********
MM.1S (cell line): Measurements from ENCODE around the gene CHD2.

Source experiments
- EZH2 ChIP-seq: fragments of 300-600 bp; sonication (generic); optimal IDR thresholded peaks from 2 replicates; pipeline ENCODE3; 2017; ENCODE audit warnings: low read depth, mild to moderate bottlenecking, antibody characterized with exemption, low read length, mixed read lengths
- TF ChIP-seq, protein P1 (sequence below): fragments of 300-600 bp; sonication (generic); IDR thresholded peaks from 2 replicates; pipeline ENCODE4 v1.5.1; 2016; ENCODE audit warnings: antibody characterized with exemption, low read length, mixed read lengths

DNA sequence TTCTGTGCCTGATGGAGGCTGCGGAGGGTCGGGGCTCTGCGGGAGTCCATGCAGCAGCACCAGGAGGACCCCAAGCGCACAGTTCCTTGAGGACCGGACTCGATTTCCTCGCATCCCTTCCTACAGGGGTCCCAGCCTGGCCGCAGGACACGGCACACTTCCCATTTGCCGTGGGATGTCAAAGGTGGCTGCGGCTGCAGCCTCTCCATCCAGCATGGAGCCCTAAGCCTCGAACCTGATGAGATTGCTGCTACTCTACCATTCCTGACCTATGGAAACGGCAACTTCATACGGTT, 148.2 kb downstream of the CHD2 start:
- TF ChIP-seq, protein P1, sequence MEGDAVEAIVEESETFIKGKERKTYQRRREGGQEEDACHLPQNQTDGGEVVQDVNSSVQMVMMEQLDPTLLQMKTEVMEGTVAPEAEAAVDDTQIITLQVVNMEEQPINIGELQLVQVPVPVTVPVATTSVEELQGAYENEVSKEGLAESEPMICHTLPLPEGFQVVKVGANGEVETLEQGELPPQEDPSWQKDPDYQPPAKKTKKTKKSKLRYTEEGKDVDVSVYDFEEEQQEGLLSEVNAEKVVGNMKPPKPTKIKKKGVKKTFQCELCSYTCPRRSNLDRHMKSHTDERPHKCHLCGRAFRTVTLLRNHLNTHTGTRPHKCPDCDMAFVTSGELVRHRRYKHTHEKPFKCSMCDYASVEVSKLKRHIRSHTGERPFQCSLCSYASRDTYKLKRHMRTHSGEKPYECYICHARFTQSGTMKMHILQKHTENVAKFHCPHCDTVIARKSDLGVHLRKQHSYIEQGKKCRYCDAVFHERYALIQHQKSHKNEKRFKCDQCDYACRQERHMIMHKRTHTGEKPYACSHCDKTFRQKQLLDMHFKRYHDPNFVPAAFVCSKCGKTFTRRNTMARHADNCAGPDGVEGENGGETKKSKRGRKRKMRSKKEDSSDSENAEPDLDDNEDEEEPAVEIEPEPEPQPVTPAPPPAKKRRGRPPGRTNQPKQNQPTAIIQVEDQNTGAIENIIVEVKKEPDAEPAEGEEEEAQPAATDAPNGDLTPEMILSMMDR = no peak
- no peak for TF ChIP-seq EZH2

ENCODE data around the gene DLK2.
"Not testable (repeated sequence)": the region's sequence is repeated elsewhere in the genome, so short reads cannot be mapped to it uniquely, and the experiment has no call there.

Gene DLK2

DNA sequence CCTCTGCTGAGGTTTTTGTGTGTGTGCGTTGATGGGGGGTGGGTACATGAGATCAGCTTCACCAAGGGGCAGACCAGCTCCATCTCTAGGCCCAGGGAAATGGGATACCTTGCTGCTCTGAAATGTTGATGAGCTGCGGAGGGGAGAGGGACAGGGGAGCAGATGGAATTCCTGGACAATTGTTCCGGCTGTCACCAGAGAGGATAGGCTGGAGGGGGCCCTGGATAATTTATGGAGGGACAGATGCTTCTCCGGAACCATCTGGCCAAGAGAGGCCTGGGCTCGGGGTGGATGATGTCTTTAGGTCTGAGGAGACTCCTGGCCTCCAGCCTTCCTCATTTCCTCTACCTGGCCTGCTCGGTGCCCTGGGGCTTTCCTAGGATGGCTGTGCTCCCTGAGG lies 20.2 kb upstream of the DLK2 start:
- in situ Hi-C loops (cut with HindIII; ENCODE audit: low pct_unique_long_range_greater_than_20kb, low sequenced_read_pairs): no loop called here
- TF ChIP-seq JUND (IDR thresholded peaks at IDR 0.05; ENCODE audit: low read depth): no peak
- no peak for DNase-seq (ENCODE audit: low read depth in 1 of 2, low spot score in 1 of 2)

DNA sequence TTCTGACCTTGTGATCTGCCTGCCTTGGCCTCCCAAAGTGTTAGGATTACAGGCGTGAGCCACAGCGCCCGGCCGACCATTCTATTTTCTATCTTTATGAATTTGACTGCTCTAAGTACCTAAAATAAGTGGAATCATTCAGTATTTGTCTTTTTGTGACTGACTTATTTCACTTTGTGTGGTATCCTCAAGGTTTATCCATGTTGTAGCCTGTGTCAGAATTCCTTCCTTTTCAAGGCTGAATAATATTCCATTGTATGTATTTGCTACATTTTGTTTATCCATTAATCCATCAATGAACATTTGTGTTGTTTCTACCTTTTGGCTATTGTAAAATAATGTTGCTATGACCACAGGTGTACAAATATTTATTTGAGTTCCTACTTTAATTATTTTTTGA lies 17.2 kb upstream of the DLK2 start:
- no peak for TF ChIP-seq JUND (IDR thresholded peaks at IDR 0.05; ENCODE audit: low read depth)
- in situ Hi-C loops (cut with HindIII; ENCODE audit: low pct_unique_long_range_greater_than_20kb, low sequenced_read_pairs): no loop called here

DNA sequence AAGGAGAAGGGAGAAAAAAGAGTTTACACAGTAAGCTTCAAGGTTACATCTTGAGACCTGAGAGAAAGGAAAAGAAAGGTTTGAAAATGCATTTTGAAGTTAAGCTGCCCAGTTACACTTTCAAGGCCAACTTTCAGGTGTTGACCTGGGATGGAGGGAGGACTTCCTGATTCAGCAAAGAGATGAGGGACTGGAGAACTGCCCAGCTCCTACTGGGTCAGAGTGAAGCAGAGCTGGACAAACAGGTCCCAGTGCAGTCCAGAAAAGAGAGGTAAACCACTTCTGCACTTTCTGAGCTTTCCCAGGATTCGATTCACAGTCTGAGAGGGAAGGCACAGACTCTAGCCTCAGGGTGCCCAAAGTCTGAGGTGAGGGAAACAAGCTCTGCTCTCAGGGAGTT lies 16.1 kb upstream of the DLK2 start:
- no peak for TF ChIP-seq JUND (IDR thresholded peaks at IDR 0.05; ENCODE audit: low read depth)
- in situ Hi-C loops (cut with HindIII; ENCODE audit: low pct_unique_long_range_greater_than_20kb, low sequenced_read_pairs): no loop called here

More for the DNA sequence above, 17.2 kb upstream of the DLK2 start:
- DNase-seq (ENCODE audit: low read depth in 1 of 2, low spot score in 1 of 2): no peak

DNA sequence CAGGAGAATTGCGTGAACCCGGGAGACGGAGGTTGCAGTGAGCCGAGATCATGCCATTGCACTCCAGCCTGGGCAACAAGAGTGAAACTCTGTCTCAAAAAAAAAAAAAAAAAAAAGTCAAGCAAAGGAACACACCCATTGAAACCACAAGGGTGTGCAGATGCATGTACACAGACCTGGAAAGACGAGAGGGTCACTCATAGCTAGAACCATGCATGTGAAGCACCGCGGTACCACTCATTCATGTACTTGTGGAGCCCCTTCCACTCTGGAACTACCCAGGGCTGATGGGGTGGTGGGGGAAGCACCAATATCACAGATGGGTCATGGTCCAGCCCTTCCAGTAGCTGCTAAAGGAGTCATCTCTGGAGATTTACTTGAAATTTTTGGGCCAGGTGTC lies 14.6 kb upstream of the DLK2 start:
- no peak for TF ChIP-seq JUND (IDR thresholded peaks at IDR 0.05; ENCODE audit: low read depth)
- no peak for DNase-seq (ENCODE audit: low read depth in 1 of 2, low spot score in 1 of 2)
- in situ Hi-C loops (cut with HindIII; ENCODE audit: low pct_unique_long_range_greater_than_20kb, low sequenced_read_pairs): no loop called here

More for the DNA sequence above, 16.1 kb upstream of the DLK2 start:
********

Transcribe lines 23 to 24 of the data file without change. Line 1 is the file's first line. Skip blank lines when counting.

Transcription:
DNA sequence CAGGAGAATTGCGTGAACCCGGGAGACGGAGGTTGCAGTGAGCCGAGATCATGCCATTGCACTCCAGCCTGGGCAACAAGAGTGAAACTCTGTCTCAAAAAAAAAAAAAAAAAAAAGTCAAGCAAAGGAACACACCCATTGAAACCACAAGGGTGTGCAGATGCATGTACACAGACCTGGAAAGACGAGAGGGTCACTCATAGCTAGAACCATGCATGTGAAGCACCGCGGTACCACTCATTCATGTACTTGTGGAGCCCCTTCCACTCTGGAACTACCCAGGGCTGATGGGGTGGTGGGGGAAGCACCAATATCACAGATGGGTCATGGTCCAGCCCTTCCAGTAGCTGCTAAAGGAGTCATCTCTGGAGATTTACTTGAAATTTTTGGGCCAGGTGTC lies 14.6 kb upstream of the DLK2 start:
- no peak for TF ChIP-seq JUND (IDR thresholded peaks at IDR 0.05; ENCODE audit: low read depth)